Lymphatic filariasis (LF), also known as elephantiasis, is a parasitic disease caused by three species of parasitic worms – Wuchereria bancrofti, Brugia malayi, and Brugia timori – and transmitted by mosquitoes. It can cause clinical complications of lymphedema and hydrocele, making it one of the most disabling diseases in the world. LF is endemic in 73 countries, with 57 % of the at-risk population living in the World Health Organization (WHO)’s Southx-East Asia Region, which includes three of the largest endemic countries - India, Bangladesh and Indonesia [1].

In 1997, the World Health Assembly passed resolution 50.29, calling for the elimination of LF as a public-health problem [2]. The strategy for interrupting transmission of LF includes the sequential activities of mapping, mass drug administration (MDA), post-MDA surveillance and validation. In 2011, WHO published updated monitoring and evaluation guidance, based on operational research conducted mostly in W. bancrofti areas [3, 4]. This guidance introduced the transmission assessment survey (TAS), an impact survey designed to determine whether prevalence has been lowered to such a level that MDA could be stopped and recrudescence would not occur. This infection level is likely to be reached after five to six annual MDA rounds with effective coverage of at least 65 % of the total population. The TAS uses a population-based cluster-sampling methodology to estimate prevalence among 6–7 year old children in an evaluation unit.

Evaluation units ‘pass’ TAS if the number of positive children are equal to or below a defined threshold (the ‘critical cut off’), determined by the size of the population and powered so that the evaluation unit has at least a 75 % chance of passing if the true prevalence is half the critical threshold level (defined as 2 % in areas where Culex, Anopheles, and Mansonia are the mosquito species serving as the vectors of the infection) [3].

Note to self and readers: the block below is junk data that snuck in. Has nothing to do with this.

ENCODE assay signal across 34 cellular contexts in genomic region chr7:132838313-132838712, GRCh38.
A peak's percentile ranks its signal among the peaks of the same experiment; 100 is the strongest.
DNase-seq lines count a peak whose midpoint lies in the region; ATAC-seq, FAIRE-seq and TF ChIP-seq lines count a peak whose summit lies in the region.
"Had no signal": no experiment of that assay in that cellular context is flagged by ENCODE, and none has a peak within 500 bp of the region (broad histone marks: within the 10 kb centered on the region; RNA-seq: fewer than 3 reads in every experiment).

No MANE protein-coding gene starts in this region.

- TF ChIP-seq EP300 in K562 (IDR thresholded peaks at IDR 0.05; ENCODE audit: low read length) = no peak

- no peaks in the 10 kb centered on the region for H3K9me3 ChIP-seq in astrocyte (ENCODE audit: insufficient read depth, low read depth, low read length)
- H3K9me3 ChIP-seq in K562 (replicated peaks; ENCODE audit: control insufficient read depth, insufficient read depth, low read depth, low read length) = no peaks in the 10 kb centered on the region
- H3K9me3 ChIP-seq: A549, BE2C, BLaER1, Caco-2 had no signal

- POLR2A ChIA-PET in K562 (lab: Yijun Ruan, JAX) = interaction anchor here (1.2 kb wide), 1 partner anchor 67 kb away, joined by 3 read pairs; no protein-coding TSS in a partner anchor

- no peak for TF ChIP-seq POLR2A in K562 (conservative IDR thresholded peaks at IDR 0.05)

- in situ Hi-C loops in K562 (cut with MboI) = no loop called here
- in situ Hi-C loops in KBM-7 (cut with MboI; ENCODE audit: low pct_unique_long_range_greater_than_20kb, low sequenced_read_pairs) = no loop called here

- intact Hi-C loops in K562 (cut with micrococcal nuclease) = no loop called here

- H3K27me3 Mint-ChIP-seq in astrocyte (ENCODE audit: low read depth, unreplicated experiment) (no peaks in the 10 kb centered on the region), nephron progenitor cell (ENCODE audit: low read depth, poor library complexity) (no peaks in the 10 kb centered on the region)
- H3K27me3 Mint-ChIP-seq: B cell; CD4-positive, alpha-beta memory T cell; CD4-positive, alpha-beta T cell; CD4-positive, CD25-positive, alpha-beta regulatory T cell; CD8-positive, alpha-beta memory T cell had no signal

In W. bancrofti areas, prevalence is measured using antigen, detected using a point-of-care test, the immunochromatographic test. An antigen detection test is preferred for measuring prevalence during TAS as it is more sensitive to detection than microfilaremia and can be measured using a rapid test at any time of day, while measurement of microfilaremia requires laboratory tests, usually with blood collected in late evenings [5].

For Brugia spp. infections, however, there is no antigen-detection test, so WHO recommends the use of the Brugia Rapid™ antibody-detection test [Reszon Diagnostics International, Subang Java, Selangor, Malaysia] in Brugia spp. areas. The Brugia Rapid™ test uses a recombinant B. malayi antigen BmR1 and has been previously evaluated for sensitivity and specificity [6, 7]. Antibody testing is useful in evaluating programmatic endpoints as antibodies are more sensitive than microfilaremia or antigenaemia and develop earlier in the course of the infection [810].